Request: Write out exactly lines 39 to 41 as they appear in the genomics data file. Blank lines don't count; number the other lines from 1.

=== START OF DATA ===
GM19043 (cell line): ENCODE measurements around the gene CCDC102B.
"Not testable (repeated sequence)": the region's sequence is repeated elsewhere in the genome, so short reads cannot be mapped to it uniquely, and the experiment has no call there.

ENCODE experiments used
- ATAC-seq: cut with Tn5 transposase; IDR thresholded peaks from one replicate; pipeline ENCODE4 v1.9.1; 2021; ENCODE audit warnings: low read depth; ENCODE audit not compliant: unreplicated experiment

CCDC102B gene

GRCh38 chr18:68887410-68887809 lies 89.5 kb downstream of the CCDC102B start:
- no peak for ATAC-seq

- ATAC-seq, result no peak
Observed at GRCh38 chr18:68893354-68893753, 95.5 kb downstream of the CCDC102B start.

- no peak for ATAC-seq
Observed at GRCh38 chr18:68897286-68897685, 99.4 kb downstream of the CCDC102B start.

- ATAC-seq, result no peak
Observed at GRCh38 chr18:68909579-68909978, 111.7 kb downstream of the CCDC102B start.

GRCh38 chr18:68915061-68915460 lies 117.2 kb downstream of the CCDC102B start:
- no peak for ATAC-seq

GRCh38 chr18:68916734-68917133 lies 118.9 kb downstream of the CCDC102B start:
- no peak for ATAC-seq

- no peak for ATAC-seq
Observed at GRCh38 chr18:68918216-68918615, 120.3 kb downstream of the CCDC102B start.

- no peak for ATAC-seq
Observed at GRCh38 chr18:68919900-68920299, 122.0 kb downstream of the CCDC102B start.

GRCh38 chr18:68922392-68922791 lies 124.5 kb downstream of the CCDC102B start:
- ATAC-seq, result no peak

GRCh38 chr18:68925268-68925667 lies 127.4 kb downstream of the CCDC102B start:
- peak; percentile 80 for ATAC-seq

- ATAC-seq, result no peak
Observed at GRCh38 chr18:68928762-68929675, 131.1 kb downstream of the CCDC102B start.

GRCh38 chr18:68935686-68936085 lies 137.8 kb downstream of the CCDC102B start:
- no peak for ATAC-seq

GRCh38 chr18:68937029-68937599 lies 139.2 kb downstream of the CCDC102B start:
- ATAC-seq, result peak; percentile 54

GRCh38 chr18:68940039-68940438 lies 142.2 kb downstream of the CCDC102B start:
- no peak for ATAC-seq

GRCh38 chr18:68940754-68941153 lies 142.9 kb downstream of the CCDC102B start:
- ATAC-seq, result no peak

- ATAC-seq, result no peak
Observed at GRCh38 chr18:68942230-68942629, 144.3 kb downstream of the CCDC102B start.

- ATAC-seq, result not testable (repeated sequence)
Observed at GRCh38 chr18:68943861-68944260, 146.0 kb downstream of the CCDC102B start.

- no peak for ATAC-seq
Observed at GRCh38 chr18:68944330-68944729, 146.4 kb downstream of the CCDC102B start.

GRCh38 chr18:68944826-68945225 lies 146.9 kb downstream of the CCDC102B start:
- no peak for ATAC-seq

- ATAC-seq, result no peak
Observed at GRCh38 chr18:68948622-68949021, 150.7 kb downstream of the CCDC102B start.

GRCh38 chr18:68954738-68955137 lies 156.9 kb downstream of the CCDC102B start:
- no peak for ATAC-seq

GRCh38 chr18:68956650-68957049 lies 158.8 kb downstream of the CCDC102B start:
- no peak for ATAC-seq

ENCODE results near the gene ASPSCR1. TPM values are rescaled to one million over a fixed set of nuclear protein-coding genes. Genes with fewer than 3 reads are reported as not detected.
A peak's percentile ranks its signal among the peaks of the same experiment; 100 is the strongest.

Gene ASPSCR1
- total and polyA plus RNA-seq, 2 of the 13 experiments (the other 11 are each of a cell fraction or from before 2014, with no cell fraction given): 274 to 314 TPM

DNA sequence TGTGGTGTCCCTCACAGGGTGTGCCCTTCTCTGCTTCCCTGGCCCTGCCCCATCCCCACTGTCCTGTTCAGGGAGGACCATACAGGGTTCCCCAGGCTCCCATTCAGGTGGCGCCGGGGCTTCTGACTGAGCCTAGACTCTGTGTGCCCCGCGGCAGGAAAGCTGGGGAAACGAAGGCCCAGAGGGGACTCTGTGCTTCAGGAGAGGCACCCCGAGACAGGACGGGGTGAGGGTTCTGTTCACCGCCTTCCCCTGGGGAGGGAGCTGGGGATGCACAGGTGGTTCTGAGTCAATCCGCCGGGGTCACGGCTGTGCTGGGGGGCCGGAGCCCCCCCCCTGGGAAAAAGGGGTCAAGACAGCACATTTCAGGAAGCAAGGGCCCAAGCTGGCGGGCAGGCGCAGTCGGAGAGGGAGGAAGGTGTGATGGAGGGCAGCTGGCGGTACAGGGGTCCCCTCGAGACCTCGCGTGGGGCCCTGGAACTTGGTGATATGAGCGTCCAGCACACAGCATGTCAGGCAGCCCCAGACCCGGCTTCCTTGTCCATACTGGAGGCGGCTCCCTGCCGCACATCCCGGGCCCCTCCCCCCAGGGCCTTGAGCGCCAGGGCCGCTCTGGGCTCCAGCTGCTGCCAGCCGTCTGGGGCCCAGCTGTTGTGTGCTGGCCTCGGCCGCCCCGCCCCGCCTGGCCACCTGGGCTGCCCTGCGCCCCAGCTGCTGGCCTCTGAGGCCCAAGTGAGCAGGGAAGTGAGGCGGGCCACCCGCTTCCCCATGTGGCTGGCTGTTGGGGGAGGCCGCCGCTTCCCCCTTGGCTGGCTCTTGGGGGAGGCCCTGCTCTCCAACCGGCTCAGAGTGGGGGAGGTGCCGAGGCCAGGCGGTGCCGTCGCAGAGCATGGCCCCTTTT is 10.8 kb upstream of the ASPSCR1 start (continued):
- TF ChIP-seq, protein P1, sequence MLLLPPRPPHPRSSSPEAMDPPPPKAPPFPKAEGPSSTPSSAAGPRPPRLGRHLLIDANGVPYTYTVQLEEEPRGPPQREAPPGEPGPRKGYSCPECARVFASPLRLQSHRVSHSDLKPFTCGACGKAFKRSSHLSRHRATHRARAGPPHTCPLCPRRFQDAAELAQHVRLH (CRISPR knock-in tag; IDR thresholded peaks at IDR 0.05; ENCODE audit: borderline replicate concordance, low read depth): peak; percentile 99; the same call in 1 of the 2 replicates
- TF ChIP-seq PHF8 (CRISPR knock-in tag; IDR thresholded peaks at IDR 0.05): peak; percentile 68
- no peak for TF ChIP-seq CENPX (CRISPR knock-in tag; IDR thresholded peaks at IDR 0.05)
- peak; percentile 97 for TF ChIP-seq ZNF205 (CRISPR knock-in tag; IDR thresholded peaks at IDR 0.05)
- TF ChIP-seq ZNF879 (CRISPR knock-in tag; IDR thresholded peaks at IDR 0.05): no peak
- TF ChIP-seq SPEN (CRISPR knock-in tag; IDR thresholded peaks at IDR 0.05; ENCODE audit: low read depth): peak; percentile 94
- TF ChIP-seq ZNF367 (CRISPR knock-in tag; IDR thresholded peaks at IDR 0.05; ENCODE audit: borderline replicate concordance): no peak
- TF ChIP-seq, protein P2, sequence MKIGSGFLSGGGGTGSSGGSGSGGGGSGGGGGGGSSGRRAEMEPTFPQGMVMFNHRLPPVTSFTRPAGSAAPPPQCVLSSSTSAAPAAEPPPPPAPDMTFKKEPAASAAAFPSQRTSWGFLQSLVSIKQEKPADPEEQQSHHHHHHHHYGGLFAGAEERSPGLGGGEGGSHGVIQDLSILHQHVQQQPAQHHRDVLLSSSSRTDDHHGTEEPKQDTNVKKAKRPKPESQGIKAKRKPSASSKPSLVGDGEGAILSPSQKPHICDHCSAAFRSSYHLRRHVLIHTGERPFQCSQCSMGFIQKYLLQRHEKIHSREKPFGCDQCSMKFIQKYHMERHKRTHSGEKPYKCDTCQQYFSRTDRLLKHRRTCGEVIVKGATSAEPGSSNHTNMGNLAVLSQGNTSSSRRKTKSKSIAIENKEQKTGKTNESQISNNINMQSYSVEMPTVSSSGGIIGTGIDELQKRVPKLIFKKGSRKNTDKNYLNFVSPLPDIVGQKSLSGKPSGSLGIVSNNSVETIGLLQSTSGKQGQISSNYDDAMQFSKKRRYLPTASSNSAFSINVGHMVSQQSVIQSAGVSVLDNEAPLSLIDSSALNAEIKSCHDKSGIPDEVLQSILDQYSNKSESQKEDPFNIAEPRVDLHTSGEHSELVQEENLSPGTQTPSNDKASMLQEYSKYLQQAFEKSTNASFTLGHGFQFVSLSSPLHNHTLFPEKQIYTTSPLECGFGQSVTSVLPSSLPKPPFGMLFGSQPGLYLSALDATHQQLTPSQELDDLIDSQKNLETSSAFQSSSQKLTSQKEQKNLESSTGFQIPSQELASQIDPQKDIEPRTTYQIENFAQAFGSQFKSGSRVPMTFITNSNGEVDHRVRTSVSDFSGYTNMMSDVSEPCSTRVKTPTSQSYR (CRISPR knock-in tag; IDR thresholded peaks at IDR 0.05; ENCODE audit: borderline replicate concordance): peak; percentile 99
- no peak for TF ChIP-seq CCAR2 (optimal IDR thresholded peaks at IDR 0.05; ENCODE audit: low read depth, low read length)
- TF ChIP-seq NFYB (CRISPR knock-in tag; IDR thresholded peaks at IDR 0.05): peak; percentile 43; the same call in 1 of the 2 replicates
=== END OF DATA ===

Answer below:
Observed at GRCh38 chr18:68943861-68944260, 146.0 kb downstream of the CCDC102B start.

- no peak for ATAC-seq
Observed at GRCh38 chr18:68944330-68944729, 146.4 kb downstream of the CCDC102B start.